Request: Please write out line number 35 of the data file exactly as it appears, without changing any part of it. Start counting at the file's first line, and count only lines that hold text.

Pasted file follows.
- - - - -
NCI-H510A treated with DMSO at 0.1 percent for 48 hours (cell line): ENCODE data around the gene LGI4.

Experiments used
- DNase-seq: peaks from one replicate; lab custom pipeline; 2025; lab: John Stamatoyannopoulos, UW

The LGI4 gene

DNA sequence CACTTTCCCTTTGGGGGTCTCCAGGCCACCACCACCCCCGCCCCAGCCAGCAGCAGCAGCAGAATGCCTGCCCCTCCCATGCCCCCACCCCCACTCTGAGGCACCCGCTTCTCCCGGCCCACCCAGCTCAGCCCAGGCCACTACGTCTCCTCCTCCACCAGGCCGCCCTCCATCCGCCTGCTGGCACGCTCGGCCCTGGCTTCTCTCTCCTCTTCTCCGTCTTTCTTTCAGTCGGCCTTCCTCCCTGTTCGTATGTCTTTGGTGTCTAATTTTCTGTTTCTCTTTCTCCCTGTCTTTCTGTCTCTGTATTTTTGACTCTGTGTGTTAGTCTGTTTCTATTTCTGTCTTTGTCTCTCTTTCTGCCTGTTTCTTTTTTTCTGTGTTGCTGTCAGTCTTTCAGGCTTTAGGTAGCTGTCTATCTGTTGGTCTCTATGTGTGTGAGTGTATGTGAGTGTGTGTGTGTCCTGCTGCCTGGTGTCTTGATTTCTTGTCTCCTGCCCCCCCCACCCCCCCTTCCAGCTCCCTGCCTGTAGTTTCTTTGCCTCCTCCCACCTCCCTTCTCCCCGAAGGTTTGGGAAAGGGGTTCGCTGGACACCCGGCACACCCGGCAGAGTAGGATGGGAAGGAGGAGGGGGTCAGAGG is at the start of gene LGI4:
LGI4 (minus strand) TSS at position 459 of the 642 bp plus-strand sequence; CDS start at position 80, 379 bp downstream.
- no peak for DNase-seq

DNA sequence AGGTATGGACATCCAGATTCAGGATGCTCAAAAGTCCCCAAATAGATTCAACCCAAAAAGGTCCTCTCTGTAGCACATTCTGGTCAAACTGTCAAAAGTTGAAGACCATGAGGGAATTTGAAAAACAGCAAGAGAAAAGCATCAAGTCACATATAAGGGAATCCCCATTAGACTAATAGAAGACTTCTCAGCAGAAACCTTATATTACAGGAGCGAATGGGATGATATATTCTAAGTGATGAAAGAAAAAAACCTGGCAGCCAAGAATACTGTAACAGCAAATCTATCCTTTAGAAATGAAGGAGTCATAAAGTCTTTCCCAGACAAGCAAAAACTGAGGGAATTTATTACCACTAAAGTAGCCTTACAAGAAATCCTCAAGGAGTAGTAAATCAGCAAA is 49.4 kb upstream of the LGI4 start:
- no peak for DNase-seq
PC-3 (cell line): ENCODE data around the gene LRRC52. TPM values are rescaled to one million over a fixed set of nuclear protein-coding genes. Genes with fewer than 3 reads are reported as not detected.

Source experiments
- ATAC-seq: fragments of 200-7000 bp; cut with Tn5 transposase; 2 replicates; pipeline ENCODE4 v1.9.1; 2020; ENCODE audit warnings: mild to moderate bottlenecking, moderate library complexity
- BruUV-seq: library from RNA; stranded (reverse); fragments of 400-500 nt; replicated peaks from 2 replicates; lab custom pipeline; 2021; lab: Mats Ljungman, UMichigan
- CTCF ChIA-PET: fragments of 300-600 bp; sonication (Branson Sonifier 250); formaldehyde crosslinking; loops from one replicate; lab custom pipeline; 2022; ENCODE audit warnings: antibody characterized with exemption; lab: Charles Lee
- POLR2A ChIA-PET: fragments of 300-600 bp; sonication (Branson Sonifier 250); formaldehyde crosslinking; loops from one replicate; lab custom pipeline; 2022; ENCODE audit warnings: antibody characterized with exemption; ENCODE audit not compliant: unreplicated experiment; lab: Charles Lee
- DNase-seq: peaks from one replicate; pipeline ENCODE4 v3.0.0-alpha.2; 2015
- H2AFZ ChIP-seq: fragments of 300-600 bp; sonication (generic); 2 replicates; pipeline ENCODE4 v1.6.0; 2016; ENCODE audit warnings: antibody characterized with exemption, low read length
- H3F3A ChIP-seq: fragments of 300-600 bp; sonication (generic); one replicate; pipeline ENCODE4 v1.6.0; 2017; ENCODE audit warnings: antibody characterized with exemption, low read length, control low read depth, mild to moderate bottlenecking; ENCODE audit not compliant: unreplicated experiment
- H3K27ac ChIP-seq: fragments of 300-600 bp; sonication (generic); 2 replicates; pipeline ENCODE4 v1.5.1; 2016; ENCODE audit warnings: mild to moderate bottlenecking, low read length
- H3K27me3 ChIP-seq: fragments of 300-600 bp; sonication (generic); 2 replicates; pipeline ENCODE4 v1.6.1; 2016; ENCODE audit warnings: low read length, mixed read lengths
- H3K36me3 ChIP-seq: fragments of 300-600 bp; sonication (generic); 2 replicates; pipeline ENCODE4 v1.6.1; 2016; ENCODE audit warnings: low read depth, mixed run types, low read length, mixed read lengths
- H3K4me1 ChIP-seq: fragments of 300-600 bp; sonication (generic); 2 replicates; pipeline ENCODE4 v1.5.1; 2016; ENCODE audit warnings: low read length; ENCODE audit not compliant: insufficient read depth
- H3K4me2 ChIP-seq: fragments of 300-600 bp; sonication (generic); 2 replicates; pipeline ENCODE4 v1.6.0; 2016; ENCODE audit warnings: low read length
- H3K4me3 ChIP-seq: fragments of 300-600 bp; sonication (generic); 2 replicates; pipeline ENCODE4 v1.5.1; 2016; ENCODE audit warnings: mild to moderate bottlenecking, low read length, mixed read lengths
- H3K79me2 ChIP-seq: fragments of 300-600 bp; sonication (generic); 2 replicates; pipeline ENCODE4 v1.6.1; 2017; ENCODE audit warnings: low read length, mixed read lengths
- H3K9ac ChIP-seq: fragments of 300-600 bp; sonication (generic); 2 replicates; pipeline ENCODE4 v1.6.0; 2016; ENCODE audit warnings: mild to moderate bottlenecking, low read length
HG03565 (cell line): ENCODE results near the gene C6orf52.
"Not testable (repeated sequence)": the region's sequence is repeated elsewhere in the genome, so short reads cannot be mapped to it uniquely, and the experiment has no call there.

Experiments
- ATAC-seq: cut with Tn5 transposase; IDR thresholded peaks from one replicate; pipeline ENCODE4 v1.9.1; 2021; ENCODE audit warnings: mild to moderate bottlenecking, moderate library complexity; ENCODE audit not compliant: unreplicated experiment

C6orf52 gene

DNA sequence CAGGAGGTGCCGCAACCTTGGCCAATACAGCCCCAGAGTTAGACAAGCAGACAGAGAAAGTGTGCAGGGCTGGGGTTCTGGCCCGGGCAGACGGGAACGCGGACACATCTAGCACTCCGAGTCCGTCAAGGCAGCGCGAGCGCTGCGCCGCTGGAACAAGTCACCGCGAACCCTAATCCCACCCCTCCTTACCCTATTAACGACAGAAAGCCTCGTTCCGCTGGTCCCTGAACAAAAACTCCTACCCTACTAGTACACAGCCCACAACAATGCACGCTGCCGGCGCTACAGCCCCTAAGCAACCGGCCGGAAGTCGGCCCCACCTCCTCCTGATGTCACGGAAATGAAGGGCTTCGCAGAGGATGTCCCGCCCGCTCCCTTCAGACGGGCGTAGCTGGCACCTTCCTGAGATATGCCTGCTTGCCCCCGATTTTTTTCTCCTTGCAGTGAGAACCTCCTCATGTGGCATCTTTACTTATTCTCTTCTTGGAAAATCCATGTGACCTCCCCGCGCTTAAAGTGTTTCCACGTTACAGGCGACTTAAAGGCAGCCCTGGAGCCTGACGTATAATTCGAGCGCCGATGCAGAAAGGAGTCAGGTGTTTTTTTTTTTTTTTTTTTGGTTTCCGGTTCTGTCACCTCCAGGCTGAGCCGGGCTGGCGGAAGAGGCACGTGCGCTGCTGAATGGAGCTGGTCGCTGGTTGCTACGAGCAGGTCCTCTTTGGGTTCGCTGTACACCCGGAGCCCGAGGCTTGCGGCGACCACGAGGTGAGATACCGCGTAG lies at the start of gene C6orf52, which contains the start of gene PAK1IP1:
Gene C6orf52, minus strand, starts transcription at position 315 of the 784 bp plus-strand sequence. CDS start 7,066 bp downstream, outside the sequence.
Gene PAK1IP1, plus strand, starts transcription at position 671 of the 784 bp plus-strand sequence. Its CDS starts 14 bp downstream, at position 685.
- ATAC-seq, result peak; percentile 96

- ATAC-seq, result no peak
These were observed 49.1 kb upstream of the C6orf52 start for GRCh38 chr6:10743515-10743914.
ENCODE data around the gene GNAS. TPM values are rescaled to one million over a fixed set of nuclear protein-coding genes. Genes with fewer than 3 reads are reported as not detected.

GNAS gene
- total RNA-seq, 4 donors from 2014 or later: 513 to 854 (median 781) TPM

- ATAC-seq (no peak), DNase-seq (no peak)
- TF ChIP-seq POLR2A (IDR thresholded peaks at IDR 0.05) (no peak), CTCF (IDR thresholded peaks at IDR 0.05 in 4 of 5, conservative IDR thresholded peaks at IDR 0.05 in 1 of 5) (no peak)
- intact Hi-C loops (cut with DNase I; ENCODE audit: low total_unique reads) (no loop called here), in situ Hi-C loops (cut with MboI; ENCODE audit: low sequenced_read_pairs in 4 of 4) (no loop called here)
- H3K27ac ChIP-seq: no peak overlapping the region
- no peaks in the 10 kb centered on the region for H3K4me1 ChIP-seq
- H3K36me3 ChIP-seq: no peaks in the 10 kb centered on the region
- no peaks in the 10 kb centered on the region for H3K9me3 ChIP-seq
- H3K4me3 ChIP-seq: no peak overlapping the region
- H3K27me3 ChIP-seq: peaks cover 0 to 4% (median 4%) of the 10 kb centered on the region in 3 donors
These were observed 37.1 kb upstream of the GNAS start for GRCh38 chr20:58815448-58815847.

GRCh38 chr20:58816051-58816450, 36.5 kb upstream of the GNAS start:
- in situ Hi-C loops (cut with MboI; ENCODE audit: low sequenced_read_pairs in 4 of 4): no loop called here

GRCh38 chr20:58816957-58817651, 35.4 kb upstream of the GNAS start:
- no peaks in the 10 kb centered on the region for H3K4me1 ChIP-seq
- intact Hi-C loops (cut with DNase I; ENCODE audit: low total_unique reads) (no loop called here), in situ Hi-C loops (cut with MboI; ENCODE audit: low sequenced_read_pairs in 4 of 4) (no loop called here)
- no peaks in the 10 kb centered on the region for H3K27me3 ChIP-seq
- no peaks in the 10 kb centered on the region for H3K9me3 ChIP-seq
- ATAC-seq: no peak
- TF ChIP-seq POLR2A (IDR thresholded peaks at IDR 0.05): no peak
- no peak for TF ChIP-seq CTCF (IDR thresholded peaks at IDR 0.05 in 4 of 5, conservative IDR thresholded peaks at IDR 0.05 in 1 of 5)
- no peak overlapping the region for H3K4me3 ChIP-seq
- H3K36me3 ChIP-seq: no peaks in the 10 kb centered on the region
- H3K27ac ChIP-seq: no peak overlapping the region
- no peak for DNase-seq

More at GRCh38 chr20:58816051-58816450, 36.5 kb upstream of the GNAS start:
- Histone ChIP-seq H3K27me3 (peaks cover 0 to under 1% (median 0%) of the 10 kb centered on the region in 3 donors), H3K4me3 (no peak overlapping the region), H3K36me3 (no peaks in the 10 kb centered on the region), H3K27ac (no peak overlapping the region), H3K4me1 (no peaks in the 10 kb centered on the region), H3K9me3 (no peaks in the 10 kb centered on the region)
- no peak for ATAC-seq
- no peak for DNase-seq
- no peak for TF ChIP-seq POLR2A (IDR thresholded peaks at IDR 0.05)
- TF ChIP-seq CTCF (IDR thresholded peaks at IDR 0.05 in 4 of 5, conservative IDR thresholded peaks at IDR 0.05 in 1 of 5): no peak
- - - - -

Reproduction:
- ATAC-seq, result peak; percentile 96